2.5       Internal consultation and engagement with Council staff was carried out over a three month period.  Part of the work included analysing current processes and practises within the regulatory functions of council as well meeting with those involved in regulatory work.

2.6       All information obtained through the above research was analysed and a draft Enforcement policy was formulated.

2.7       The policy has had an internal legal review by Scott Smith, General Counsel, and external legal review from The Crown Law Office, Prosecution Unit.

 

 

Approval of the draft policy for Council use

2.8       On the 30 May 2018 the policy was approved for use by Council, by the Executive Leadership team.

The Enforcement policy

2.9       The Enforcement Policy is a high level document that will provide guidance for Council Officers when undertaking enforcement and compliance work.

2.10    The purpose is to ensure there is consistency across Council when dealing with regulatory matters and also to provide mechanisms and processes to ensure enforcement powers are exercised appropriately. 

2.11    This policy will also be available on the Council website to create transparency and inform the public of councils approach, processes and actions in enforcement and compliance.

 

2.12    The policy document includes:

·    an overall purpose with 6 policy objectives

·    5 principles to guide the way council officers work in compliance and enforcement

·    A 4 step compliance and enforcement procedure for council officers to follow

·    A compliance and enforcement risk and response model to utilise to make decisions. 

·    A short prosecutions policy based on the Crown Law Office Prosecution Guidelines.

·    A summary on the importance of Recording, Monitoring and evaluation

·    An appendix of relevant legislation and important Council documents.

3.0       CURRENT SITUATION

3.1       The policy will be implemented Council wide through meetings with teams and workshops where required, over the next two months.

3.2       The policy will be put on the council website to help ensure the public is aware of how Council undertakes its enforcement role.

 

4.0       RECOMMENDATIONS AND REASONS

A)        That the report of the Licensing Inspector titled Information Report - Enforcement Policy dated 9/08/2018 be received.

 

Attachments:

 

1

Enforcement Policy - Final Draft  8.5.18

PMD-02-11-18-15

 

 

 

 


Enforcement Policy - Final Draft  8.5.18

Attachment 1

 

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Enforcement Policy - Final Draft  8.5.18

Attachment 1

 

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Enforcement Policy - Final Draft  8.5.18

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Enforcement Policy - Final Draft  8.5.18

Attachment 1

 

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Enforcement Policy - Final Draft  8.5.18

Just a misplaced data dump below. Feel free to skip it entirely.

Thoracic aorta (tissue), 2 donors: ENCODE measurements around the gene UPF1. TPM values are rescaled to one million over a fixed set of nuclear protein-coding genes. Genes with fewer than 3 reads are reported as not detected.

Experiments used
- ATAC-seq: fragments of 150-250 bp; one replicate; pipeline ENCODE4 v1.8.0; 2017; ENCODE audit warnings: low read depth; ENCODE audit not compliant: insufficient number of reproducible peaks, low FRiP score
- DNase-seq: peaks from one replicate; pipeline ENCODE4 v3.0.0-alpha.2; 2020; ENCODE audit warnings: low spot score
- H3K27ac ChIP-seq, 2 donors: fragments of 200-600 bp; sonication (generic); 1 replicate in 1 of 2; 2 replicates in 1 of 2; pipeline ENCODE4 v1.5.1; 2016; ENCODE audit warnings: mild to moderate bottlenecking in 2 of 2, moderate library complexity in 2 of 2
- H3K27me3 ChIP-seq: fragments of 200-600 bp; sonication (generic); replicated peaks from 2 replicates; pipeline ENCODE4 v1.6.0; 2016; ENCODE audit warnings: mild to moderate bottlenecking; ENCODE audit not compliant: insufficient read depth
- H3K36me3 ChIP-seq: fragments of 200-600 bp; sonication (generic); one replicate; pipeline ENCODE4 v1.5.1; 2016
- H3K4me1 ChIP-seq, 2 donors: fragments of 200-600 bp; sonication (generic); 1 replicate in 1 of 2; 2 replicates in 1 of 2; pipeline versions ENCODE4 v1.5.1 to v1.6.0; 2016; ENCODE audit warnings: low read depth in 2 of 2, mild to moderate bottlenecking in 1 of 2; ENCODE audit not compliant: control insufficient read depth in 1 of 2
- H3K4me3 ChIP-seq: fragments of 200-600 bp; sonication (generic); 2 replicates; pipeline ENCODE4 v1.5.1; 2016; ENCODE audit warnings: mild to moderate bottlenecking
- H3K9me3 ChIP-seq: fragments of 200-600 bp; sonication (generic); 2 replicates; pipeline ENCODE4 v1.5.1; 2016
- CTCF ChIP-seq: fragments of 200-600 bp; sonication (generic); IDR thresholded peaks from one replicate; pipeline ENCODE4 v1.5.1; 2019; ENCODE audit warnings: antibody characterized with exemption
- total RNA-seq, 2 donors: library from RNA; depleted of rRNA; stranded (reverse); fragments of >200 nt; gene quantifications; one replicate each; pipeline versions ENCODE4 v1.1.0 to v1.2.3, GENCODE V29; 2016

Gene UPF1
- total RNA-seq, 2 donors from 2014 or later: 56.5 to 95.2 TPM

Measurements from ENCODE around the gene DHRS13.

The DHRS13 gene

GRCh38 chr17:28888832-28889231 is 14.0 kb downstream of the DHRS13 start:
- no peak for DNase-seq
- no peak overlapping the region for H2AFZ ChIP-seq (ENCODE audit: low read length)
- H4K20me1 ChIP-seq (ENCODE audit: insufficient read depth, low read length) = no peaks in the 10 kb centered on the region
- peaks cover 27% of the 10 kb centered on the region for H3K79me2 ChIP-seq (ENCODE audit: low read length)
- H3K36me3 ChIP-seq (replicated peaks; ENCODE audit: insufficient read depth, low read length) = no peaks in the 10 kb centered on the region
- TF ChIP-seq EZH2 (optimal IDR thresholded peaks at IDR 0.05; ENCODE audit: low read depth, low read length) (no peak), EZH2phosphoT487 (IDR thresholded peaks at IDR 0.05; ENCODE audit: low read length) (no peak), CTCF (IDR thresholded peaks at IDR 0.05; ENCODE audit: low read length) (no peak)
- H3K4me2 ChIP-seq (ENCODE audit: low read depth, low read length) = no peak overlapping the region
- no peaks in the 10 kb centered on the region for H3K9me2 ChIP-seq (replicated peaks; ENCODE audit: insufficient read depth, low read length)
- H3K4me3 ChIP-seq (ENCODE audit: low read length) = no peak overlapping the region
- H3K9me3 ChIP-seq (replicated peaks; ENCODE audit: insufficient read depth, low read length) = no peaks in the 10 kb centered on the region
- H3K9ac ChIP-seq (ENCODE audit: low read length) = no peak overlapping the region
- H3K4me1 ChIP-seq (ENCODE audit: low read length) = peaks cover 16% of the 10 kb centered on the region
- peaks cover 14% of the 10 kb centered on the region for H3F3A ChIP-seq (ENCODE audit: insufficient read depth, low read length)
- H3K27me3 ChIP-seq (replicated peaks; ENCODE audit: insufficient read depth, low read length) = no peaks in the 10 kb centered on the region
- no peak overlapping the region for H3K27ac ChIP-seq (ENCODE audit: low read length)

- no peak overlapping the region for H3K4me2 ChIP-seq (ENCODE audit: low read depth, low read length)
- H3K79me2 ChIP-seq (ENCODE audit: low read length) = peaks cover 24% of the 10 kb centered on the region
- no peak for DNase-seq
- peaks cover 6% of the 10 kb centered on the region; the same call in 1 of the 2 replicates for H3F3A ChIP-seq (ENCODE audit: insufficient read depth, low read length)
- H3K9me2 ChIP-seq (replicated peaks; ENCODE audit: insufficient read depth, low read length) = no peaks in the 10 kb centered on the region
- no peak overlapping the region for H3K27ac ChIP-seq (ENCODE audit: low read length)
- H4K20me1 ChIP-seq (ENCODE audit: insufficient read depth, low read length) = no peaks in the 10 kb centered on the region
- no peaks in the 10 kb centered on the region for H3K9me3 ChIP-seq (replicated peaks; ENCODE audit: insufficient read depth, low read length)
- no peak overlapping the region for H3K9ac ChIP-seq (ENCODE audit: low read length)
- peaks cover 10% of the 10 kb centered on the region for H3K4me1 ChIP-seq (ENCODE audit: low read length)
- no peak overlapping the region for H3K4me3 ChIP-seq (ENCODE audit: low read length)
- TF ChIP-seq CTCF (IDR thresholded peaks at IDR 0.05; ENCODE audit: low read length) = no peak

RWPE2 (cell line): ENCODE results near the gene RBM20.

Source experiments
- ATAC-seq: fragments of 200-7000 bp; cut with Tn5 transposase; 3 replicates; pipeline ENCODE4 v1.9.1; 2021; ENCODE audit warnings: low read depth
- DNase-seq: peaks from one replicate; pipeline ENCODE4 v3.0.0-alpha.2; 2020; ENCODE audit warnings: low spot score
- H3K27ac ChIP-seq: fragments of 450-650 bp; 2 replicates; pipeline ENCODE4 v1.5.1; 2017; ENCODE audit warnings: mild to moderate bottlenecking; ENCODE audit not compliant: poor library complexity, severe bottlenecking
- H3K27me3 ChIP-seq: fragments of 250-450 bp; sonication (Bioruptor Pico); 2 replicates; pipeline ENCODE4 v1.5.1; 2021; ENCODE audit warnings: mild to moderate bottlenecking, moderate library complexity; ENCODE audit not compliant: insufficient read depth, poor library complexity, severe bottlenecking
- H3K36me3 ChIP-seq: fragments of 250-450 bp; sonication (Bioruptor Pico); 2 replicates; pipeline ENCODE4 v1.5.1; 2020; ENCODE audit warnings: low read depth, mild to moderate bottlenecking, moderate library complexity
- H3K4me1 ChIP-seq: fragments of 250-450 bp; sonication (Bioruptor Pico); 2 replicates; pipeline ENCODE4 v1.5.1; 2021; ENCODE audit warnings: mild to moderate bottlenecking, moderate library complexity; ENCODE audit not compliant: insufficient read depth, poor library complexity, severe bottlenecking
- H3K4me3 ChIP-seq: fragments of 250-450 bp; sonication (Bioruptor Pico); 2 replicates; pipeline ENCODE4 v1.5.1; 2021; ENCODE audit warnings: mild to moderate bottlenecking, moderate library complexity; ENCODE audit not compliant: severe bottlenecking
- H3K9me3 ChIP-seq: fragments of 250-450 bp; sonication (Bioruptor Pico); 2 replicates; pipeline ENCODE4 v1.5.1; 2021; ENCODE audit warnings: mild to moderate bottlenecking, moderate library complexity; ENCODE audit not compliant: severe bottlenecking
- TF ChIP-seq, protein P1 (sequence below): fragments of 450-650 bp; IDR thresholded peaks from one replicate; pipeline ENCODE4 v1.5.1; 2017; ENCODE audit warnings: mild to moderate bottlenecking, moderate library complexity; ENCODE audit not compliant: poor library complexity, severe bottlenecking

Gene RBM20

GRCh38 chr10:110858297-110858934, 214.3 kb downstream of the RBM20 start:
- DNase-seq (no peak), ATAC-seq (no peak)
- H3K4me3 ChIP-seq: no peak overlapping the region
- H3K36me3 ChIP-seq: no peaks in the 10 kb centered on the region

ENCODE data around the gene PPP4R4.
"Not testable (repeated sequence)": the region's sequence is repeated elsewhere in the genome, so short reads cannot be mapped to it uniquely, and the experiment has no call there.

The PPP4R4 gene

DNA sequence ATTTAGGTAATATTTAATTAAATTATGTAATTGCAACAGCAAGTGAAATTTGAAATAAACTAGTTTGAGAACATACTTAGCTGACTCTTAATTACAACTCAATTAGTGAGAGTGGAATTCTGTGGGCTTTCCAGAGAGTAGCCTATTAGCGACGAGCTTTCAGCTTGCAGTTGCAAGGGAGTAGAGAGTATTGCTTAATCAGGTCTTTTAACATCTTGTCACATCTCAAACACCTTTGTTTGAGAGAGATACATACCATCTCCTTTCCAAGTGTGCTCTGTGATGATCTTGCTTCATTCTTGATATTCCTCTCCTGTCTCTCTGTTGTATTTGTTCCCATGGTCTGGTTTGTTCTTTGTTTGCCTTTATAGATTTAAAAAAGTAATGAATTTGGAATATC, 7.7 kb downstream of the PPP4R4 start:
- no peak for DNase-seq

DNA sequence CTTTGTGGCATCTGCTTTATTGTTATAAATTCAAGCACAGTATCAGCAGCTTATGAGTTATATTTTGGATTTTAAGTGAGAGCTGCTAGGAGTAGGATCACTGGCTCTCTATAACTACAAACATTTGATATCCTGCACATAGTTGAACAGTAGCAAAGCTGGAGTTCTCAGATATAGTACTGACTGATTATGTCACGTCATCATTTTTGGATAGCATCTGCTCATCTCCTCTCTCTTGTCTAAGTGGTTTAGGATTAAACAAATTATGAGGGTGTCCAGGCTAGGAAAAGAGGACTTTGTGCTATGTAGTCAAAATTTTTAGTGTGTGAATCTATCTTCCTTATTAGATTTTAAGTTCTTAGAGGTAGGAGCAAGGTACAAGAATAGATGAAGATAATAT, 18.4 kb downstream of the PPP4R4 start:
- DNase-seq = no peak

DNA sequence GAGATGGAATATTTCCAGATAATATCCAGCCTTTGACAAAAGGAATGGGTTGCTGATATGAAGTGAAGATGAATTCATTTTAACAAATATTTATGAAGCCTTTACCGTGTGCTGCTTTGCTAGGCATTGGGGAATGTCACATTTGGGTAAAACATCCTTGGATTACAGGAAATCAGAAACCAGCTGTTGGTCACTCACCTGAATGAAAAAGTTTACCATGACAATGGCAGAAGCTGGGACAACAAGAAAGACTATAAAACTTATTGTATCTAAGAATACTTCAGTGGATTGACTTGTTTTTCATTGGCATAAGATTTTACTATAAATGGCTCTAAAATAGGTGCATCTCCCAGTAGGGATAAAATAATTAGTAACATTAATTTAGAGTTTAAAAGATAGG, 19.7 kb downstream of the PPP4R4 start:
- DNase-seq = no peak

Attachment 1

 

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Enforcement Policy - Final Draft  8.5.18

Attachment 1

 

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Enforcement Policy - Final Draft  8.5.18

Attachment 1

 

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File Ref: 18/663

 

 

REPORT TO:               Strategy Planning and Partnerships Committee

MEETING DATE:        Thursday 9 August 2018

FROM:                           Principal Advisor: District Development

Mark Clews

SUBJECT:                    Monitoring of Market Indicators - National Policy Statement on Urban Development Capacity        

 

 

1.0       SUMMARY

1.1       The purpose of this report is to introduce the Committee to the commencement of the quarterly monitoring reports on property market indicators. These reports arise from the requirements of the National Policy Statement on Urban Development Capacity 2016 (NPSUDC).  

1.2       The Council is required to give effect to the purpose of local government as prescribed by Section 10 of the Local Government Act 2002. That purpose is to meet the current and future needs of communities for good quality local infrastructure, local public services, and performance of regulatory functions in a way that is most cost–effective for households and businesses. Good quality means infrastructure, services and performance that are efficient and effective and appropriate to present and anticipated future circumstances.

1.3       The objective of this decision relevant to the purpose of Local Government is to ensure Council has information and advice relevant to its regulatory functions the provision of land and infrastructure to enable urban development that meets the community’s current and future needs.

1.4       The report is for information only at this stage so concludes by recommending only that the report be received.

2.0       BACKGROUND

2.1       Councillors may recall that in February 2018 the Economic Development and Urban Affairs Committee received a report on government initiatives with actual and potential implications for Council’s urban development activities in the future, including in particular the NPSUDC, which came into force on 1 December 2016. This directs local authorities to provide sufficient development capacity in their resource management plans for housing and business growth to meet demand.